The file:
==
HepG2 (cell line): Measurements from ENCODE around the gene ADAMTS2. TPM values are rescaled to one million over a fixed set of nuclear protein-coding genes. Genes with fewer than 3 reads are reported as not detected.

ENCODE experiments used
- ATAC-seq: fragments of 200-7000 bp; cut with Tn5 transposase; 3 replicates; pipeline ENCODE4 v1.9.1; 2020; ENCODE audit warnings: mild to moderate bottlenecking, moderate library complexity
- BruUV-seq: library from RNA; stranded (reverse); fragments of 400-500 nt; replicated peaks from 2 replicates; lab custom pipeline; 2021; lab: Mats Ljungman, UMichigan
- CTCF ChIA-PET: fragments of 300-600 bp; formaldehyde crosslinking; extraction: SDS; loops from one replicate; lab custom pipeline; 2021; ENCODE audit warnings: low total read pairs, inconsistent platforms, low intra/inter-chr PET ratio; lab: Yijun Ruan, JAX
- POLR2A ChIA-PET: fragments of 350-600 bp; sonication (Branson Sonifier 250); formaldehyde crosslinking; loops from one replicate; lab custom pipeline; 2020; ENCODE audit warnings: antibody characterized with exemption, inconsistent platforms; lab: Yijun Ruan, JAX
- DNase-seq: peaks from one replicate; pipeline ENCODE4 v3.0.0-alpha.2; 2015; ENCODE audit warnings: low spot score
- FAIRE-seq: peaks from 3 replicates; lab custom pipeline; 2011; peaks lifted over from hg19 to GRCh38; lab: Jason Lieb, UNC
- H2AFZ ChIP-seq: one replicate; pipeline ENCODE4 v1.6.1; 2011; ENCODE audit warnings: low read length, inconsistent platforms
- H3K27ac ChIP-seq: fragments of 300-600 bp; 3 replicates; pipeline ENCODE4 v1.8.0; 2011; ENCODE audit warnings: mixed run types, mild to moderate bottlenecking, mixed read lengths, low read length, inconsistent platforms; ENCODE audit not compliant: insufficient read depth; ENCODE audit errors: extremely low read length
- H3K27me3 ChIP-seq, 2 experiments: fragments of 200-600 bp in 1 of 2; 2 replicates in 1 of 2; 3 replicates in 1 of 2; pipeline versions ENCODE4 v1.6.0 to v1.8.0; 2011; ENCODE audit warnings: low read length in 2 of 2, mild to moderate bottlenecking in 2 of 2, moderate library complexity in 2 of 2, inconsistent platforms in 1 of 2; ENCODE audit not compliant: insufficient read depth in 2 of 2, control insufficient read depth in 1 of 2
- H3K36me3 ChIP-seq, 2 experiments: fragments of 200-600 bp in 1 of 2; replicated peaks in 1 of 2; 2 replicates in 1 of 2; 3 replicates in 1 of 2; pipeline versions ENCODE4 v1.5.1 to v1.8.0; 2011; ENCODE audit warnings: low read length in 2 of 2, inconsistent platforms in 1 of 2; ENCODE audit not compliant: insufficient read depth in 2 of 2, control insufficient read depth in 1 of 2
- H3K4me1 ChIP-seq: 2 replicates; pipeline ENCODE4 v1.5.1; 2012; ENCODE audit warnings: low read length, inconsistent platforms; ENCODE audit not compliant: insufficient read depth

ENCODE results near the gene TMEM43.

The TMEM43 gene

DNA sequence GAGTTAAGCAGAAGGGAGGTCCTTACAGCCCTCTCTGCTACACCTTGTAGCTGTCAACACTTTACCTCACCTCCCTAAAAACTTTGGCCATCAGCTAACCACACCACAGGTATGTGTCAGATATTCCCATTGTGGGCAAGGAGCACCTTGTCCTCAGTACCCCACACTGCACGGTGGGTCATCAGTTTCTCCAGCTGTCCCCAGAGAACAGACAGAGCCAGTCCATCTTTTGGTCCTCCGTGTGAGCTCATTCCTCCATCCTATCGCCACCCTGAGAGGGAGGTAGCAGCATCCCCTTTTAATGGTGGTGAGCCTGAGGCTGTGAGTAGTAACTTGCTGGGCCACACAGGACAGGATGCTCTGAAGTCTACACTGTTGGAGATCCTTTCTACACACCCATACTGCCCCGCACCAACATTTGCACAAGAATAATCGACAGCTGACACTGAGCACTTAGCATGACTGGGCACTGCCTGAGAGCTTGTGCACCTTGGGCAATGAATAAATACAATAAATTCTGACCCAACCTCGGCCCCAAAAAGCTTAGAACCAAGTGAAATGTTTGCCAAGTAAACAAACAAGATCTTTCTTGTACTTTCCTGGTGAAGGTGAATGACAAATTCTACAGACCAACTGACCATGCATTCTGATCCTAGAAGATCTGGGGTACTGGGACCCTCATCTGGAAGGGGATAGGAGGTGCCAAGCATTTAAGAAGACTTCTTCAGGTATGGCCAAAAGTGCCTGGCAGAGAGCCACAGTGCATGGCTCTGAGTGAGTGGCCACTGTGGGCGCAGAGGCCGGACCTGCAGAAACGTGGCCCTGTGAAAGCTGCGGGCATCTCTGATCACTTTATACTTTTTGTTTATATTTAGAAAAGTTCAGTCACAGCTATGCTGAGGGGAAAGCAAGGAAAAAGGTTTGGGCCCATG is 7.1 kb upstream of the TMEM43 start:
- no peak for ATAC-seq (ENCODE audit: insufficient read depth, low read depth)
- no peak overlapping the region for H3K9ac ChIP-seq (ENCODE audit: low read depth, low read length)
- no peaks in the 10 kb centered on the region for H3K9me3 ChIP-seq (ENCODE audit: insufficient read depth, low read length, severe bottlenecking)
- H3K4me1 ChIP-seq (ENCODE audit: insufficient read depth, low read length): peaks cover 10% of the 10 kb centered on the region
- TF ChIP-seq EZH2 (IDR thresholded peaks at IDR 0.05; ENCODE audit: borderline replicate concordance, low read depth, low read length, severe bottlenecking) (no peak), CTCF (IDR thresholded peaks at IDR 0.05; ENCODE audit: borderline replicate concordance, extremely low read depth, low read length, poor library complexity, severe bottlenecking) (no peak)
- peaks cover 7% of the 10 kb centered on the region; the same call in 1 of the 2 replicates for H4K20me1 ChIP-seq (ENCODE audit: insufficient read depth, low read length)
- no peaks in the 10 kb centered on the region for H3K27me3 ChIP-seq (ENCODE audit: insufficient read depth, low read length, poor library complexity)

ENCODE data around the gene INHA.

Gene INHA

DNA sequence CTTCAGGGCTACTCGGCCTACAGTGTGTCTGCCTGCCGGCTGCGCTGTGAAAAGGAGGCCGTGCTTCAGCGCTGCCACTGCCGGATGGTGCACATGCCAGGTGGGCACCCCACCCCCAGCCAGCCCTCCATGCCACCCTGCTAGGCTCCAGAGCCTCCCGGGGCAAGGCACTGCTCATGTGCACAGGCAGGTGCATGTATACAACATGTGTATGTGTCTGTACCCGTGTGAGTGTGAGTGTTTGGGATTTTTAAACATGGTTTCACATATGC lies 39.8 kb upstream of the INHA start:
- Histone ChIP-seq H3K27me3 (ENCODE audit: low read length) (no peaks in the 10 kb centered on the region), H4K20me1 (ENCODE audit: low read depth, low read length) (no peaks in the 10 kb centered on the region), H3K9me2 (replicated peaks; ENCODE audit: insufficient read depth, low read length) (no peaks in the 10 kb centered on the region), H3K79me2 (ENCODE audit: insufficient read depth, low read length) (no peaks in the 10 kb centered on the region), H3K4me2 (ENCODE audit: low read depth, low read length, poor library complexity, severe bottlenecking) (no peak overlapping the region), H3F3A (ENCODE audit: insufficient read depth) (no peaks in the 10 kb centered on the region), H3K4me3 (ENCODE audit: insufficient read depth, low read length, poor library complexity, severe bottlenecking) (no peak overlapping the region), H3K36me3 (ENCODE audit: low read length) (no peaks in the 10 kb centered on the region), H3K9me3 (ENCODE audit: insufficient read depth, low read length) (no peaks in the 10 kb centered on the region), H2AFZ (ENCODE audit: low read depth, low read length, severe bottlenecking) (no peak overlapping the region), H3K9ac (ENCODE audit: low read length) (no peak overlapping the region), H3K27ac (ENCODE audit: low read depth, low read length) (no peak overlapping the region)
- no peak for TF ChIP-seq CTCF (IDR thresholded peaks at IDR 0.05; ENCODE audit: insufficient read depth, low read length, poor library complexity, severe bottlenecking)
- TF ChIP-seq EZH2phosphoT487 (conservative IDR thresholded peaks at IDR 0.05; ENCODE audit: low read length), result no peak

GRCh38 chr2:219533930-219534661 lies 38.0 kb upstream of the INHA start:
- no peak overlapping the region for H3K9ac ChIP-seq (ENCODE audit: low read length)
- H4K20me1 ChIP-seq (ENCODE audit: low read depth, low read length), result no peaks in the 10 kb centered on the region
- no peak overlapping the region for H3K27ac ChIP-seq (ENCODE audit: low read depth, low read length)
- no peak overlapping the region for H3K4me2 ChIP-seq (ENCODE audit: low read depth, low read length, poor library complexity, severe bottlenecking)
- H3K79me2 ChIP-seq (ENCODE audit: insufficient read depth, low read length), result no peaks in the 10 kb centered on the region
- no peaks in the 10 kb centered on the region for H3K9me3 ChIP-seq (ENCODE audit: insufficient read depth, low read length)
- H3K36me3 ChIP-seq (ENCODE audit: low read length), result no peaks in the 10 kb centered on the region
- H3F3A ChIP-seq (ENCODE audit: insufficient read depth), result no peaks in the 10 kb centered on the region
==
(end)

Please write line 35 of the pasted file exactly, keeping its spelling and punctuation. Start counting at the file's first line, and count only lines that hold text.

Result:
- H3K79me2 ChIP-seq (ENCODE audit: insufficient read depth, low read length), result no peaks in the 10 kb centered on the region